From: Manoj Rajagopalan (rmanoj_at_[hidden])
Date: 2006-12-02 13:20:12
Thanks Michael! So this is how I have understood the closure concept.
Correct me if I am wrong:
A closure is the generalization of a reference to include functions and
the arguments that a function call is bound to at the time the call is
made. This is possible only when functions are first-class objects,
i.e., they can be passed around just like variables can. For example, if
a function that computes sin(ax) is declared as double sin(double a,
double x), and we'd like to construct a reference to this sin function
for a particular value of 'a' and pass that to something like a graphing
function, then such a reference that includes the reference to an
argument as well as to the function would be called a closure. The
origin of this term is from functional programming where it is possible
to construct such (partial) bindings and pass them around to other
In uBLAS, expression templates are used to construct scalar-expressions,
vector-expressions and matrix-expressions so that they can be
efficiently evaluated. An expression encapsulating a binary operation
like addition must refer to the addition operation and to the two
operands being added. When addition operations occur at multiple places
in the code with different operands (which may themselves be
expressions), then each occurrence is encapsulated in a closure, i.e., a
reference to the same addition operation but different operand-pair. Two
such closures are identical if and only if they refer to the same
operation on the same set of operands.
Michael Stevens wrote:
> On Thursday, 30. November 2006 13:28, Gunter Winkler wrote:
>> On Wednesday 29 November 2006 23:04, Manoj Rajagopalan wrote:
>>> closure_type and const_closure_type appear often in ublas class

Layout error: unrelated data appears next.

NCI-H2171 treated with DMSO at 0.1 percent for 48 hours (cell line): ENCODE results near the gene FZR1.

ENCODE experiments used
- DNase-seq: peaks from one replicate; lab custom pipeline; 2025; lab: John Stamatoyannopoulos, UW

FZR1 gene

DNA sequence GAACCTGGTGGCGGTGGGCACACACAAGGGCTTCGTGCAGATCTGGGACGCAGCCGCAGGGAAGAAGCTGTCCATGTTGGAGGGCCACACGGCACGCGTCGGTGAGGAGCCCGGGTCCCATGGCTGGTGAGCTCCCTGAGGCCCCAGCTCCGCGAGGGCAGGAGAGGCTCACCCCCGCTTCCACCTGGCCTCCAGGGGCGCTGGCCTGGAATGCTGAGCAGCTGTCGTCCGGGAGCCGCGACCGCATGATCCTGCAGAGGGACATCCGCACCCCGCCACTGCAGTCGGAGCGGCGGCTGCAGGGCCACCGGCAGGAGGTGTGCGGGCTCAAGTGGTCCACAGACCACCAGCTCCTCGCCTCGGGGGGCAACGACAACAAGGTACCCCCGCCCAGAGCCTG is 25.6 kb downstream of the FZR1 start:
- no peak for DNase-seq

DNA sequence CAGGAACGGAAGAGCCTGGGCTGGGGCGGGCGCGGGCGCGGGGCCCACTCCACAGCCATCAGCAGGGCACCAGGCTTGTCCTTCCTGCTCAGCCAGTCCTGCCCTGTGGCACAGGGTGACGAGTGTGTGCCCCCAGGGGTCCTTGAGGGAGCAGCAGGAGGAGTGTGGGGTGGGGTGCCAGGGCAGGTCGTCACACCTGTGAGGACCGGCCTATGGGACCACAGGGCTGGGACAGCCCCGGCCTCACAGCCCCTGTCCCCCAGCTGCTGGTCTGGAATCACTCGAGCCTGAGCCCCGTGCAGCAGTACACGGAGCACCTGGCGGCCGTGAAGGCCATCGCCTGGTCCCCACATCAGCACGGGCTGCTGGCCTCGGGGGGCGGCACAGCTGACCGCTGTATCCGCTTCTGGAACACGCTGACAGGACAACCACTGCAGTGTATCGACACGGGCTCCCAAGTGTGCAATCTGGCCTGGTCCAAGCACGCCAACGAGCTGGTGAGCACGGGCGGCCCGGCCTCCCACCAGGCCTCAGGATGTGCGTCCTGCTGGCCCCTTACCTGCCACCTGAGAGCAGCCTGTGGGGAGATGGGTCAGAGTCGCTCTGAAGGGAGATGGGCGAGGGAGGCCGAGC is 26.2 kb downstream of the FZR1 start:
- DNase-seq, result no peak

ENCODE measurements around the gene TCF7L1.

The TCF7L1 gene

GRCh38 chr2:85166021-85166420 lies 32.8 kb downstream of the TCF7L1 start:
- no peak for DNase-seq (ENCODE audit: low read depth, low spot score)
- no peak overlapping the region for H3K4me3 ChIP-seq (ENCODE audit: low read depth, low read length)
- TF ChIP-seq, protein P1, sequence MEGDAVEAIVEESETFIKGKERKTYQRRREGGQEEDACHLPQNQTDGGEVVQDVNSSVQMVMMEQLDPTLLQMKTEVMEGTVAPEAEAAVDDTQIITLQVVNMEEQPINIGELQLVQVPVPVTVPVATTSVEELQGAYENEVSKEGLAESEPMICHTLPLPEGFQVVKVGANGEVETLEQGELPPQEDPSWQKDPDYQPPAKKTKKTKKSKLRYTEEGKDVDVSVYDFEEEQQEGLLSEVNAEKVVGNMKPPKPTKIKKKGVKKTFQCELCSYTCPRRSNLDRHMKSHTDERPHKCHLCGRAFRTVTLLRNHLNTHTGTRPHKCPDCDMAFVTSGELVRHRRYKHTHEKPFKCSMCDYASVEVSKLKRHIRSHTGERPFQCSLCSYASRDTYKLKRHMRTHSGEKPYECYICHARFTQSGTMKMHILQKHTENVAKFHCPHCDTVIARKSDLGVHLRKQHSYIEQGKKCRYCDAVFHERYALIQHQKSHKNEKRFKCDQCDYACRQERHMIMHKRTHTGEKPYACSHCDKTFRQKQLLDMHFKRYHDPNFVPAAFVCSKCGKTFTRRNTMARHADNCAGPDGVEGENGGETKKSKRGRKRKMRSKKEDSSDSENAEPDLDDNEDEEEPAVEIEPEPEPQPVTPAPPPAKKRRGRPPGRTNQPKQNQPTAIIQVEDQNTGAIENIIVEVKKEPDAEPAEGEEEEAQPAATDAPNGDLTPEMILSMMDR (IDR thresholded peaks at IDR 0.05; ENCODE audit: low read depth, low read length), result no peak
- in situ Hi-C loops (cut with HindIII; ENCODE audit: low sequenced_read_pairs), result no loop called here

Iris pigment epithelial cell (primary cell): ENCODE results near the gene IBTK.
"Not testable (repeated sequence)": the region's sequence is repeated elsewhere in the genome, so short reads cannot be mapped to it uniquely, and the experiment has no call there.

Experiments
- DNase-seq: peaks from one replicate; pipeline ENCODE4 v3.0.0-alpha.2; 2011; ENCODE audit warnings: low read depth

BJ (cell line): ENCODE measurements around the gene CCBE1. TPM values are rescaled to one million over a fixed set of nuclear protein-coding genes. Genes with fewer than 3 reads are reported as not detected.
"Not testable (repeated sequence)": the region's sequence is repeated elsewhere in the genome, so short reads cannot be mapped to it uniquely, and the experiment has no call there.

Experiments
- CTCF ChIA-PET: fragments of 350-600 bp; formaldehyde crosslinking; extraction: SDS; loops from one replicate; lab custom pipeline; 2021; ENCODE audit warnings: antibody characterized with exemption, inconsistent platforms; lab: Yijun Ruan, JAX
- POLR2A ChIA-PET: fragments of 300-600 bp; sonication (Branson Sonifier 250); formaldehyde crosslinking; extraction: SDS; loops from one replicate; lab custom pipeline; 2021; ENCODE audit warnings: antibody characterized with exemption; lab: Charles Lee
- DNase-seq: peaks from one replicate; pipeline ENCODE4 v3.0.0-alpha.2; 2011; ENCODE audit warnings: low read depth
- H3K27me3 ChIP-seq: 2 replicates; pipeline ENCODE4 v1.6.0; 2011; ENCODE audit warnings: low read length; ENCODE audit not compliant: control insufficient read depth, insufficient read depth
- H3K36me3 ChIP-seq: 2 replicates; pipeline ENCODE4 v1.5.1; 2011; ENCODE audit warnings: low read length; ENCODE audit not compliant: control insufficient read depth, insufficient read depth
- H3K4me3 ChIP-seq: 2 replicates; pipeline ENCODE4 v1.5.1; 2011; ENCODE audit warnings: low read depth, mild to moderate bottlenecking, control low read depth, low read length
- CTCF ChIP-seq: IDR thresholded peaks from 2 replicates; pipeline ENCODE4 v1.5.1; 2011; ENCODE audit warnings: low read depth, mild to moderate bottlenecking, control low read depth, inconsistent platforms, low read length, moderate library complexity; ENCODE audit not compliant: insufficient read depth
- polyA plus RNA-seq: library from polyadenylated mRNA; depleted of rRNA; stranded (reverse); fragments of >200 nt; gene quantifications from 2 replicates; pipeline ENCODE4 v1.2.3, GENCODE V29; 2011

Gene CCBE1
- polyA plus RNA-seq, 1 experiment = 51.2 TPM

>>> declarations. What does closure mean and why is it required / useful?
>> This is a quite difficult topic. I never understood the concept in all
>> details, but I look at a closure as a mutable or constant reference to
>> something. The idea is to have
>> a) closure_type ... everything is mutable
>> b) const_closure_type ... everthing is const (read: add the const qualifier
>> wherever possible)
>> Is is required or useful: I don't use it, because it never worked the way I
> The name Closure comes from functional programming languages. I just looked at
> so I should know!!
> In principle the uBLAS closure types are not much more then references.
> They hold references for the variables that appear in the uBLAS expressions.
> So when you write
> prod (a, b)
> the expression is converted into a type that represents the binary operator
> (product) and referenced to a and b. When you assign this expression to
> c = prod (a, b);
> the function implementing the prod operator access it's left and right hand
> sides using the closure types.
> I guess it makes sense to call these types closures as uBLAS expressions are
> functional in their nature. In fact the complete uBLAS expressions are really
> the closures. They combine code with a binding (as references) to variables
> in a function.
> In principle you can do stuff like:
> matrix_expression<Something complex> pab = prod (a, b);
> change a; change b;
> c = pab;
> In this case 'c' is computed using their values after they we changed as uBLAS
> expressions use references to a and b.